If you go
The Lawrence Arts Center, 940 New Hampshire St., will host a free screening of the short film “Esta Guitarra Vieja (This Old Guitar)” at 3 p.m. Sunday. It is open to the public. A talkback and refreshments will follow the screening.
Pedro Irigonegaray immigrated to the U.S. from Cuba in the early 1960s, eventually becoming a successful lawyer in Topeka. But he never forgot about that old guitar.
His story is the inspiration for a short film written and directed by Lawrence resident Stephen Lerner. "Esta Guitarra Vieja (This Old Guitar)" premieres at the Lawrence Arts Center, 940 New Hampshire St., at 3 p.m. Sunday. Admission is free.
Irigonegaray and his mother, Maria, came to America in the early 1960s. The musical instrument was one of the few possessions they brought with.
"I remember sitting around on sandy beaches with my mom playing that guitar and singing with friends. It was a very pleasant and wonderful environment," Pedro recalled of his time growing up in Havana. "Then it was gone."
After arriving in Florida, Maria sent Pedro to live with her brother in the Midwest while she stayed behind to get her husband and daughters out of Cuba. Maria's brother later found her a job as a pharmacist at the Kansas Neurological Institute in Topeka.
When their belongings arrived in Kansas, the Irigonegarays were devastated to find that the guitar had been shattered, the result of being placed in the plane's unpressurized cargo hold. Pedro's civil-engineer father, Luis, and his friend, a surgeon, tried their best to stitch it back together.
"The guitar, after that, never really sang. It almost cried as it played," Pedro explained. "But it was the best we had. That guitar brought our families together. With it we shared wonderful, wonderful moments."
Maria later obtained a new guitar, but Pedro never got rid of the old one, carrying it with him from place to place over many years.
At a party in the early 1990s, Pedro told Lerner the story of the instrument. Lerner said he knew of a guitar maker who might be able to repair it. He was right. That Christmas, together with his sisters and father, Pedro presented his mother with the renovated guitar, a symbol of her previous life she assumed was long gone.
"It was quite an emotional experience," Pedro recalled.
The 65-year-old said the instrument is symbolic of his own journey.
"The guitar, for me, is a story about courage. It's a story about survival. It's a story about tenacity, the willingness to push through, and redemption," he said.
"This Old Guitar"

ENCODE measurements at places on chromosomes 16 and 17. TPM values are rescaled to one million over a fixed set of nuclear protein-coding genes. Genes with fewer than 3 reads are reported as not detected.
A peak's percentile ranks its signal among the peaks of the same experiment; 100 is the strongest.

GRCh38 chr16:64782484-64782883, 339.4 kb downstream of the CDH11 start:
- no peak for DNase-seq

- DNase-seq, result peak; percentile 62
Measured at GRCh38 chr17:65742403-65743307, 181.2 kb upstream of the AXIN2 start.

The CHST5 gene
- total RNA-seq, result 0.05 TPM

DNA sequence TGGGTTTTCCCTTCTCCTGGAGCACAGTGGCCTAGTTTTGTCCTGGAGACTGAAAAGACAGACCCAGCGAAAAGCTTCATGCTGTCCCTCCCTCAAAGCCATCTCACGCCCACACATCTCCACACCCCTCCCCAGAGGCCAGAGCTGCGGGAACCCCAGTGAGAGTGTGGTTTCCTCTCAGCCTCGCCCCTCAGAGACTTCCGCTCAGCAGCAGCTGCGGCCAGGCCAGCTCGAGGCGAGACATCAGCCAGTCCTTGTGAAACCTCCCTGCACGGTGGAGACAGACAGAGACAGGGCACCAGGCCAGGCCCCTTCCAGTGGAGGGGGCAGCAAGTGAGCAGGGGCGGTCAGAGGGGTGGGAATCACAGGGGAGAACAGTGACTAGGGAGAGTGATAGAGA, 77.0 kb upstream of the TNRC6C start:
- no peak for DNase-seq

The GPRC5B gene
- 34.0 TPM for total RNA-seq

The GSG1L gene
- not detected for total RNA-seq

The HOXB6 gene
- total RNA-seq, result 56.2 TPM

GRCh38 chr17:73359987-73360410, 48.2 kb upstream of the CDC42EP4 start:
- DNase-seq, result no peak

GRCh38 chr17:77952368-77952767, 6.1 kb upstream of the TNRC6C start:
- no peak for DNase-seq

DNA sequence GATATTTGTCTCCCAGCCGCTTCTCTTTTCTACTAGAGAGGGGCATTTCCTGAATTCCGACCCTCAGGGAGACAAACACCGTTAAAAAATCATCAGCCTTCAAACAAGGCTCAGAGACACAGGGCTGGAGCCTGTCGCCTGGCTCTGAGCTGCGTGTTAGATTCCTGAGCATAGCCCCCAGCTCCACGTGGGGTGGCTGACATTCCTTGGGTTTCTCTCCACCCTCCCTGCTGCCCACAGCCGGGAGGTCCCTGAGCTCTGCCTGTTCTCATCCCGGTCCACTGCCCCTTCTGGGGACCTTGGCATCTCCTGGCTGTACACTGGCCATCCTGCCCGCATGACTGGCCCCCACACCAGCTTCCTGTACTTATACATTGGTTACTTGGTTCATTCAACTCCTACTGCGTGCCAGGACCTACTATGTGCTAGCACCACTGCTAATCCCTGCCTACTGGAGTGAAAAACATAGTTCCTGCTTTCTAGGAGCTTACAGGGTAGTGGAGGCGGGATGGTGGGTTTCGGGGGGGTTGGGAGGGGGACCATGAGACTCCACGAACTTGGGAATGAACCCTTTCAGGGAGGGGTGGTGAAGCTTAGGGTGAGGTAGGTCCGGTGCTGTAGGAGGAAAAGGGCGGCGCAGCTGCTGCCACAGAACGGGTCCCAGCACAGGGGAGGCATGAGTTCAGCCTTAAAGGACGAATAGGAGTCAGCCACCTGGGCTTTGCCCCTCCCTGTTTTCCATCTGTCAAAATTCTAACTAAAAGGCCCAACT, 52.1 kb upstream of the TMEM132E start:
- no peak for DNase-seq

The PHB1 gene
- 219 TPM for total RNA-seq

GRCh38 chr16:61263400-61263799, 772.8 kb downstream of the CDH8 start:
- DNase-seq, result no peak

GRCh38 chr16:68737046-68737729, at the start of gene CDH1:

"Esta Guitarra Vieja" tells the tale of Marina, a singer-songwriter trying to reconnect with her past through a guitar her dad sent with her and her mother when they immigrated to the U.S. He stayed behind in Havana and later died, so the instrument is all Marina has to remember him by. She dreams about him and eventually channels his spirit into writing the song the movie is named after.
Lerner said the 14-minute film is "about what echoes inside the old guitar. What melodies does the guitar remember? It's an inanimate object that comes with the country you came from, that comes with a lot of the culture you left behind."
For Lerner, that memento is a samovar, a metal container used to brew tea in Russia that has served as an heirloom in his family. The 69-year-old's mom and dad were first-generation Americans, with his grandparents all having spent their lives in eastern Europe.
Stephanie Zuluaga, who plays the role of Marina, can relate to her character. Her parents immigrated to the U.S. from Colombia, and she said that, as a result of growing up largely in America, she often felt disconnected from her ancestral homeland. The message of the film, she said, is of an "identity lost."
"For this generation of the children of these immigrants, you don't just have to be American. You can got back into your roots and be proud of who you are. You can represent your past as well as your future in America," said Zuluaga, a 24-year-old opera singer from Overland Park, making her film debut in "Esta Guitarra Vieja."
Greg Allen, the film's 65-year-old music director, said even he, someone whose family has been in America for generations, can relate to the movie's message.
"I think it's pretty universal," said the Lawrence resident, who co-wrote the song "This Old Guitar" with Lerner in 2004. "It's a story of somebody who came from somewhere and is trying to figure out where they're from."
Lerner, who started filming in October, said it doesn't feel like he's left his production studio in months. The psychologist-by-trade has previously made educational and training films, as well as a documentary about Florence, Kan. He plans to enter the movie in various festivals, both in the U.S. and abroad, with a Spanish-language version. The movie was shot mainly in Lawrence, at such locations as The Bottleneck, Poehler Loft Apartments, 715 Restaurant and Mass Street Music.
Sadly, Maria Irigonegaray won't get to see the film she helped inspire. She died last month in her hometown of Miami. Before the 89-year-old's death, Pedro told her about "Esta Guitarra Vieja."
"She was very happy that it was going on," he said.
Pedro is also working on a children's book about the old guitar. The instrument, he said, remains in Florida.